The Transforming Threat of Southwest Asia's Narcotics Industry

By Matthew C. DuPee, on , Briefing

On Oct. 17, Iranian border guards clashed with drug traffickers on the wild Iran-Afghan frontier and subsequently seized 331 lbs of narcotics contraband. The incident would be just one of many such skirmishes that take place every week, were it not for one difference: The seized drugs were not the usual suspects of Afghan opium and hashish, but rather synthetic drugs, highlighting alarming changes to the Southwest Asian narcotics industry.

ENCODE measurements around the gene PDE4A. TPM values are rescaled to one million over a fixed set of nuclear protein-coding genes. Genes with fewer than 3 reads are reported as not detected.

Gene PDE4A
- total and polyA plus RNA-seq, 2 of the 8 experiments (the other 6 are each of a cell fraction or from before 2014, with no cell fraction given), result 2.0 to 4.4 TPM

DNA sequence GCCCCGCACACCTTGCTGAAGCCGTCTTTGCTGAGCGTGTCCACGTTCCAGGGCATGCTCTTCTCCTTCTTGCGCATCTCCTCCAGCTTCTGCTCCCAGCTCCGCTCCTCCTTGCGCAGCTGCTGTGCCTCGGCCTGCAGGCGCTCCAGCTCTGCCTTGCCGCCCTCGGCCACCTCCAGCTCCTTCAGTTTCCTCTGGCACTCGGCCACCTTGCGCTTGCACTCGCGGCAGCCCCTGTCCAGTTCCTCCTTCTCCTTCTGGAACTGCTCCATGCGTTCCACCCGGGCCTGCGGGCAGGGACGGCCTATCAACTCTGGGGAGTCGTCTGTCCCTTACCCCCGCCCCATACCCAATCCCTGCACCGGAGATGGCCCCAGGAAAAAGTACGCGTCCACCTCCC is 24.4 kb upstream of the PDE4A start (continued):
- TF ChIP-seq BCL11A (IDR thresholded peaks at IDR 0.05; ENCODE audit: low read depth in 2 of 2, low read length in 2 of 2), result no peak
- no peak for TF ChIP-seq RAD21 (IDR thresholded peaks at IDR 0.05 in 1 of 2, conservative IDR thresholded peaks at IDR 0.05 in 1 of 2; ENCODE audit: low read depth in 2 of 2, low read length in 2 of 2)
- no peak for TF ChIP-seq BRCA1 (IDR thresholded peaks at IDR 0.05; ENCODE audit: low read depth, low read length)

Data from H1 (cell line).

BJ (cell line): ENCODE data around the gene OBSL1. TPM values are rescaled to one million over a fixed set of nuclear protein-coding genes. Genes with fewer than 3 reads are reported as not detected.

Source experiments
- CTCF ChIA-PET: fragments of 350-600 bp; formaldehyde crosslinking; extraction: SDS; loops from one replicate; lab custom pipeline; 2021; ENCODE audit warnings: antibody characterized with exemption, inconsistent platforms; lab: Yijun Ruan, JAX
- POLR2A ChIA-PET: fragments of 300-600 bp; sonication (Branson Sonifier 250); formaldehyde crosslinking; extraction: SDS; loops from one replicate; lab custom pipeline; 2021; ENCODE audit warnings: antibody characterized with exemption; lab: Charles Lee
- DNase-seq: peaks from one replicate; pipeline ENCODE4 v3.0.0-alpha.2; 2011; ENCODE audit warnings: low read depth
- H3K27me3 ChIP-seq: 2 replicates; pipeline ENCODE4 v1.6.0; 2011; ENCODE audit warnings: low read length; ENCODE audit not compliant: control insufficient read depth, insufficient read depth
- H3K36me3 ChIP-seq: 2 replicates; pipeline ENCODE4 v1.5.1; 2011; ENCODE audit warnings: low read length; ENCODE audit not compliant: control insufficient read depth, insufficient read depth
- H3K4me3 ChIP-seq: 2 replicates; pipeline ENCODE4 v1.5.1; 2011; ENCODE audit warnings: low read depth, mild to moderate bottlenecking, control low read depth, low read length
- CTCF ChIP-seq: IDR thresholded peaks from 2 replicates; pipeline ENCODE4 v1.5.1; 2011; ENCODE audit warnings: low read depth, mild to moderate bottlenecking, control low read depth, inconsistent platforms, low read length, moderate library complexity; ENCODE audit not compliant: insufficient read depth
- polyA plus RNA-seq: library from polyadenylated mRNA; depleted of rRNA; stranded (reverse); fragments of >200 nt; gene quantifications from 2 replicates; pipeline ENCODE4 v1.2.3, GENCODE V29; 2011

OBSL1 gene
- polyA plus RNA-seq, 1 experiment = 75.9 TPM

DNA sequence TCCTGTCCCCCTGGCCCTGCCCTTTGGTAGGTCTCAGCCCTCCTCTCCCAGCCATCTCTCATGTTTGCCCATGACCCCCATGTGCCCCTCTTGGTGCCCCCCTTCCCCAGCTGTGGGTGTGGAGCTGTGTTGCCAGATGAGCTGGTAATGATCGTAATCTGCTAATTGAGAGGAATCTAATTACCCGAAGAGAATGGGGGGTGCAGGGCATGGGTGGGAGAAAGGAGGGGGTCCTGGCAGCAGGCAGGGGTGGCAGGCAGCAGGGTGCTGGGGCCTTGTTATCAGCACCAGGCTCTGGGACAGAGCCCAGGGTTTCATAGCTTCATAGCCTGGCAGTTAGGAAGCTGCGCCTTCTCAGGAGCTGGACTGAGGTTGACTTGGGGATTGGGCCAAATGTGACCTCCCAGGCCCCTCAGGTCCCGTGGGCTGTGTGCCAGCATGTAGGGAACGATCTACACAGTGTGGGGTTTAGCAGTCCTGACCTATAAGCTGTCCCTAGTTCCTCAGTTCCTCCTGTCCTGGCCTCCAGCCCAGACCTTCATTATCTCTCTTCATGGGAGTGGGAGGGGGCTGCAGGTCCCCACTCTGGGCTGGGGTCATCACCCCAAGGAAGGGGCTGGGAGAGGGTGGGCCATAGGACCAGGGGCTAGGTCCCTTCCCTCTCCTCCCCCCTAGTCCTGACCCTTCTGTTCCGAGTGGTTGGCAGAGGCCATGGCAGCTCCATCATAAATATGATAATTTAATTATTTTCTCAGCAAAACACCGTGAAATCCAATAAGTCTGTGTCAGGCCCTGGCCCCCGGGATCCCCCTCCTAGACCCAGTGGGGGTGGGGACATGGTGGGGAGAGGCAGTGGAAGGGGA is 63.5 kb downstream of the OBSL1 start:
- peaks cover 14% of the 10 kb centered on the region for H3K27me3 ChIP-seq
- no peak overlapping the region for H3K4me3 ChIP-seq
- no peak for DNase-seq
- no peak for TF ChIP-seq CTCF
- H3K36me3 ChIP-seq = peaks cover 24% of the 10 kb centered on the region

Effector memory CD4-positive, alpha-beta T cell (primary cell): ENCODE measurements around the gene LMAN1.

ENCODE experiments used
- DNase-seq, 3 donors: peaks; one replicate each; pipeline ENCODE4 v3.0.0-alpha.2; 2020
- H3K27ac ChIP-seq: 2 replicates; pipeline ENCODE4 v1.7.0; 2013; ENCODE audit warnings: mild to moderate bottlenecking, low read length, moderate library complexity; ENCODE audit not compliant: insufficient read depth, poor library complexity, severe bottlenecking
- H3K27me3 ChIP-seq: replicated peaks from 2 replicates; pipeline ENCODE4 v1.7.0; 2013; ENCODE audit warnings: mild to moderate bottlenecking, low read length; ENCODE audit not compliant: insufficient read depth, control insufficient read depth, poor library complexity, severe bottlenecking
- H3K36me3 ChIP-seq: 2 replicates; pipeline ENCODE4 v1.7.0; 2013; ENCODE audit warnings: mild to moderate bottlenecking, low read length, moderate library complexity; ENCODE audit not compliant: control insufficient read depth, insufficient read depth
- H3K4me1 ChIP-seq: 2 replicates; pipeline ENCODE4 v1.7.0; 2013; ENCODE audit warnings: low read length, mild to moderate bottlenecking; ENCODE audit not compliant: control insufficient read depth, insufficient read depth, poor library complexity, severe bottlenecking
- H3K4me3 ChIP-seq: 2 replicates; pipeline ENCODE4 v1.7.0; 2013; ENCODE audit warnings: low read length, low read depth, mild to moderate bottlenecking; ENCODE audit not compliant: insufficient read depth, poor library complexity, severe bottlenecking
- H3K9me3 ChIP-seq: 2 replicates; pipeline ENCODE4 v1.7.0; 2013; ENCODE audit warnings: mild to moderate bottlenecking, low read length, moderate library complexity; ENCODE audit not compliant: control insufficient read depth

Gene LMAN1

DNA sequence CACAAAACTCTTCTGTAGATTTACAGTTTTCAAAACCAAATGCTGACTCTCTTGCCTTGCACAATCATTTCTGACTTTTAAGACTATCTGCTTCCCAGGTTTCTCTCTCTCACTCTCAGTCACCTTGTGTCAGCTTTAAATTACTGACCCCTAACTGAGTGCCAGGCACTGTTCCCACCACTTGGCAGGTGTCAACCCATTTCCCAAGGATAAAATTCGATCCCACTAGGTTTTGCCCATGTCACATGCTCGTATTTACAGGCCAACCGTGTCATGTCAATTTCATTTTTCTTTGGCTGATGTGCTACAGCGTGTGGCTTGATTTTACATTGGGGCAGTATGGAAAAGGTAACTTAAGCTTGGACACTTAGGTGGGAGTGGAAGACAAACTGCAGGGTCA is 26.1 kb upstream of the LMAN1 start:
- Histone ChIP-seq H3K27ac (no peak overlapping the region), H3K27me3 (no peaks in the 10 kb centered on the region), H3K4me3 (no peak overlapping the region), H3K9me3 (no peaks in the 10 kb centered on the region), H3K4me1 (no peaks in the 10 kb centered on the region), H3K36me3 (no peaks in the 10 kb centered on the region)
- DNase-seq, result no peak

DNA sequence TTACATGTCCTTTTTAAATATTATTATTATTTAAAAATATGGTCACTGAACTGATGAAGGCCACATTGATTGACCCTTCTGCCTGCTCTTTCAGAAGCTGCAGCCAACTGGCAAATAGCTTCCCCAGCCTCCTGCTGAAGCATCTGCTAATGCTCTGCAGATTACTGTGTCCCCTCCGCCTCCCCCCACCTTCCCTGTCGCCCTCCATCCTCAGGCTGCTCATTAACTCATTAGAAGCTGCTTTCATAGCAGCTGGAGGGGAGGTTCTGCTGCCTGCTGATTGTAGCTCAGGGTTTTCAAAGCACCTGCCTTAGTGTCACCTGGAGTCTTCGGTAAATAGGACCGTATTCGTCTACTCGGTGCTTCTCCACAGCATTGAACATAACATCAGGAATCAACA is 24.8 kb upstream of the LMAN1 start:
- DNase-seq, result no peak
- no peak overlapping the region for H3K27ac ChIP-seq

Synthetic drugs, such as potent crystal meth (called "shisheh," or "glass" in Farsi), LSD and various forms of refined heroin (including a smokable, condensed-rock form referred to locally as "crack") are flooding South Asia and feeding the region's underground drug culture. Iranian authorities recently stated that the increase in synthetic drugs over the past two years is part of a nefarious marketing strategy by drug traffickers to change addiction behaviors and transform demand from conventional drugs like opium and hashish to those most prevalent in the West. However, the implications of the emerging trends reported from the Iranian front are not restricted to regional concerns. Rather, the production of synthetic drugs -- especially cheaply made amphetamine-type-stimulants (ATS), which include the street variants of ecstasy -- has major global implications for addiction habits, social and health costs, as well as security concerns. ...

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